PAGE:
With the holidays approaching, it might seem that the campaign season has slowed. But it is quite a temporary respite.
Chicago has its mayoral-election “primary” on February 22; if no one gets 50 percent (a possibility with the crowded field,) the top two finishers face off in a general election in
November April. The key question right now out in the Windy City is, “Does former congressman and White House chief of staff Rahm Emanuel qualify as a resident of Chicago?” If Emanuel is a resident, he is the front-runner and likely the next mayor. If he isn’t, it’s a wide-open race.
Some of the more recognizable names in the small army of candidates include former U.S. senator Roland Burris; Rep. Danny K. Davis, who represents the state’s 7th district; and Carol Moseley Braun, a former U.S. senator from Illinois who preceded Barack Obama. Of course, if you’re just looking for a candidate who will go to city hall and take out the trash, there’s Fredrick K. White, a truck driver for the city’s sanitation department.*
A recent Tribune poll put Emanuel at 32 percent, undecided at 30 percent, 9 percent each for former Chicago School Board president Gery Chico and Davis, followed by Illinois state senator James Meeks with 7 percent, Moseley Braun with 6 percent, and City Clerk Miguel del Valle with 3 percent.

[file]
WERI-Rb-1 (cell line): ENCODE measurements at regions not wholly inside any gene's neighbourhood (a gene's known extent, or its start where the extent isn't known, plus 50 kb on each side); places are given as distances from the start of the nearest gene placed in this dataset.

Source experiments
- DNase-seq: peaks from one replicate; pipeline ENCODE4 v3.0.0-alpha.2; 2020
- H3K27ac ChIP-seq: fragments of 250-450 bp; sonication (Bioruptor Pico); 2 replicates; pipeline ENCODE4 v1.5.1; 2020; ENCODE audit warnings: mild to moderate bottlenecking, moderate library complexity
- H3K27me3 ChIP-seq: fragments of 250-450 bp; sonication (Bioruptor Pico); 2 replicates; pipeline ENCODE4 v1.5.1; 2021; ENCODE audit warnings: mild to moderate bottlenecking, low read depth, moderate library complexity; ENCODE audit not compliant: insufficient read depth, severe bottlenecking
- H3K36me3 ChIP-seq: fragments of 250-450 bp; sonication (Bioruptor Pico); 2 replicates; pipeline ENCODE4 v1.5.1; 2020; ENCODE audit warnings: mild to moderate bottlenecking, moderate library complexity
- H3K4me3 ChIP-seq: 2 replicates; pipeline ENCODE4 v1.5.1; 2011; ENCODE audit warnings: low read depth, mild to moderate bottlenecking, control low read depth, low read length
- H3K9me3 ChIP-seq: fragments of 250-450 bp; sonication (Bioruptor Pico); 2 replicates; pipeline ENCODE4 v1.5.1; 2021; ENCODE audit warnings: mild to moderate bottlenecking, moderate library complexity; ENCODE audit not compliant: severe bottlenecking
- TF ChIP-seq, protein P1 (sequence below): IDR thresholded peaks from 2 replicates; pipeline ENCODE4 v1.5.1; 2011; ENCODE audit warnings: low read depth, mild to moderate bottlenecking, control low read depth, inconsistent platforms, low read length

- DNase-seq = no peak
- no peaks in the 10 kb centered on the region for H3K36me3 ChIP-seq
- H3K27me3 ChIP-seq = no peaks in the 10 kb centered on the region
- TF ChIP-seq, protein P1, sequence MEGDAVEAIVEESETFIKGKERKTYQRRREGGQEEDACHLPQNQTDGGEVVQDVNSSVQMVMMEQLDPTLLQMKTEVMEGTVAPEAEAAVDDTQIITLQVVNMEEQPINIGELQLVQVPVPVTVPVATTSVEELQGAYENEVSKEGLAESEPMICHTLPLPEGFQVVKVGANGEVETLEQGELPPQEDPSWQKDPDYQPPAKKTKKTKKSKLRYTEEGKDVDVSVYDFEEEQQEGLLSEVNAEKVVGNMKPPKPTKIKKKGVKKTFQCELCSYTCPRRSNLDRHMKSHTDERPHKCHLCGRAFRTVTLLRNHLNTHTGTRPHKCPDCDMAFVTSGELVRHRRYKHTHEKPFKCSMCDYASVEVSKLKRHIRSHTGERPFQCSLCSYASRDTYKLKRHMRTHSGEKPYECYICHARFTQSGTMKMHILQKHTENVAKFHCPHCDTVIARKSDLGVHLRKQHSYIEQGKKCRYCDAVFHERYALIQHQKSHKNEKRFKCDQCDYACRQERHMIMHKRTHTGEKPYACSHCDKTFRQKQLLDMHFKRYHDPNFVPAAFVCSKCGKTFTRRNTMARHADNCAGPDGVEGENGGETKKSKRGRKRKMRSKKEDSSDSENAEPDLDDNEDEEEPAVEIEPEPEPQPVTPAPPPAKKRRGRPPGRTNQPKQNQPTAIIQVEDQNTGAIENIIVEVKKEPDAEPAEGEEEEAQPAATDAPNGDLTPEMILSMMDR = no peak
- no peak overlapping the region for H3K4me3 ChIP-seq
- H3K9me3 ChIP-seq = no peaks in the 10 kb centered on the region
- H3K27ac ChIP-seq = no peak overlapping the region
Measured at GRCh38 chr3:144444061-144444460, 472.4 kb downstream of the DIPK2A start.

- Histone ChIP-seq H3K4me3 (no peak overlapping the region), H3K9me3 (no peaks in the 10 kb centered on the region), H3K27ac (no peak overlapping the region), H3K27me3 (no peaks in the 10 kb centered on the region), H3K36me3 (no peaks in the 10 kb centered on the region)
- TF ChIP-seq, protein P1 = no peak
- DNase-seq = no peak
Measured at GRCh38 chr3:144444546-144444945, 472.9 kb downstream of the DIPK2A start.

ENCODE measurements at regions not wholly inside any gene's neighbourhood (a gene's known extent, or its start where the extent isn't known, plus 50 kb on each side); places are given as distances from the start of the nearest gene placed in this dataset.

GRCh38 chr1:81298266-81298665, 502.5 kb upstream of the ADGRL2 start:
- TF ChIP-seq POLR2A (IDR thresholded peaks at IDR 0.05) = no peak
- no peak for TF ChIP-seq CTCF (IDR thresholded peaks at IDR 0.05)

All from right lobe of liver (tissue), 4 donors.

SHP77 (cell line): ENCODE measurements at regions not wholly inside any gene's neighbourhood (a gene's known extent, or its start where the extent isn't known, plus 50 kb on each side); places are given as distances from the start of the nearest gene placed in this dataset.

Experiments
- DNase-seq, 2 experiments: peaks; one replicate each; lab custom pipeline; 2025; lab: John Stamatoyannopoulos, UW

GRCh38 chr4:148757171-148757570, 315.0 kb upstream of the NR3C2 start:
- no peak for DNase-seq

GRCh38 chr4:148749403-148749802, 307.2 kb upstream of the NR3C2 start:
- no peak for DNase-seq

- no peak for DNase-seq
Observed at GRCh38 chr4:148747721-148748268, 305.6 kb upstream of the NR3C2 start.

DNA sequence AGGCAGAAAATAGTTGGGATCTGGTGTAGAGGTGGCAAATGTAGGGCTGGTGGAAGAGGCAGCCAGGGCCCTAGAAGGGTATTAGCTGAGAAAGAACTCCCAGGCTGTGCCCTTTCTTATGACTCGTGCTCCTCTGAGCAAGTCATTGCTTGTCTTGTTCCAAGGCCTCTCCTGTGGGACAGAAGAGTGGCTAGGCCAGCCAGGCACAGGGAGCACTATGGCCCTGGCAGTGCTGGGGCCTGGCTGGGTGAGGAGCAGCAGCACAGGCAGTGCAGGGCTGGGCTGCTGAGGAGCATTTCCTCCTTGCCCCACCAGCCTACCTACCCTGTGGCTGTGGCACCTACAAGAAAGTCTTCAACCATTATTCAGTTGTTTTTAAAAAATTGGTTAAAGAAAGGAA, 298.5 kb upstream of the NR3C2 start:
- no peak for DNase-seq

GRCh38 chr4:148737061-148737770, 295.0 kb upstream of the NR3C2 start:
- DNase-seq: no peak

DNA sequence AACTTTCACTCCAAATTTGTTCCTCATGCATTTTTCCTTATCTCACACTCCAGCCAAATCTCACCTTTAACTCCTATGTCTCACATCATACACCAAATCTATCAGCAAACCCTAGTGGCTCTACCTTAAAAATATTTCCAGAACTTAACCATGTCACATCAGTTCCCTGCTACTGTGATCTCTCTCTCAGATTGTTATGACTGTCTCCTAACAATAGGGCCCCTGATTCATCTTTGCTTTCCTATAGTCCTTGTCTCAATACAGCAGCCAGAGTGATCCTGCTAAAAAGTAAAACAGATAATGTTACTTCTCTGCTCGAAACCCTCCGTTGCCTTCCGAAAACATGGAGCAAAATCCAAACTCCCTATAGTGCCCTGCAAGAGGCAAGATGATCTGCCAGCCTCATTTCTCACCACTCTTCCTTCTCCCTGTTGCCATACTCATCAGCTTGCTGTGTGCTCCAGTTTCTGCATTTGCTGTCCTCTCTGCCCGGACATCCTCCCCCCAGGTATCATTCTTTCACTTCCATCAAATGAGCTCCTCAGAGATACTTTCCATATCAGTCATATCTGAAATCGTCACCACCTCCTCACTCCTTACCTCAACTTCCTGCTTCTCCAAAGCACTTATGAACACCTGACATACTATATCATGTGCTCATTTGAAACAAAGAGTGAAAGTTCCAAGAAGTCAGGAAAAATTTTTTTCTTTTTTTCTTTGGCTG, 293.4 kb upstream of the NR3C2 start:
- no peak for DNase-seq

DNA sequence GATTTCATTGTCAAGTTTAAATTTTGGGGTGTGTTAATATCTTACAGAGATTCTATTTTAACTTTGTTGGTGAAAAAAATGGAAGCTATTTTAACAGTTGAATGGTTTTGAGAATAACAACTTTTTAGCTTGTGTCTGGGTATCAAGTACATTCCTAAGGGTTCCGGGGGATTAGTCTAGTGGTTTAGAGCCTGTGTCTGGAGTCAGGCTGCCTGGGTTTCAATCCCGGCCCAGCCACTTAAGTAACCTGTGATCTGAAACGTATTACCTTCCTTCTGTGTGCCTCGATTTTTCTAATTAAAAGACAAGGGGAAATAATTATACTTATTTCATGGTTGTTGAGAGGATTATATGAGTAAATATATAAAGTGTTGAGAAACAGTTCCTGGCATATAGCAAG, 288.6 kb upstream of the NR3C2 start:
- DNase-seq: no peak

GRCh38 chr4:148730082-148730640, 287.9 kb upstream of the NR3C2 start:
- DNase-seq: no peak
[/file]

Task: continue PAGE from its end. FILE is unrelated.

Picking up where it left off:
For the past three days, Emanuel — the man who not long ago had the ear of the president of the United States — attended hearings where ordinary citizens of Chicago — some appearing to be physical residents of the city, but mentally not necessarily residents of this planet — shouted their objections and conspiracy theories in objection to Emanuel’s claim of residency.
This is not to say Emanuel hasn’t exhibited a bit of provocative nerve in his defense:
[Emanuel’s lawyer Kevin] Forde said Emanuel never sold his house here or took steps to establish a permanent residence in Washington. Even so, he should get an exemption for federal service, Forde argued, saying if serving as the president’s chief of staff isn’t serving your country, “I don’t know what is.” . . .
And Emanuel should get no exemption for government service, [attorney for the lead objectors, Burt] Odelson said, because that’s reserved for men and women in the military. “That law was passed in 1943, for obvious reasons,” Odelson argued.
And it sounds like Emanuel’s renter demonstrated a bit of chutzpah himself: “’He suggested to me that Mr. Halpin was looking for $100,000 to leave the house early,’ [Emanuel real estate adviser Paul] Levy said.”
* A dream of sanitary government dies: Steve Stevlic, director of Tea Party Patriots Chicago, writes in to share, “Fred White was knocked off the ballot for failing to reach the minimum of 12,500 signatures on his nominating petitions.”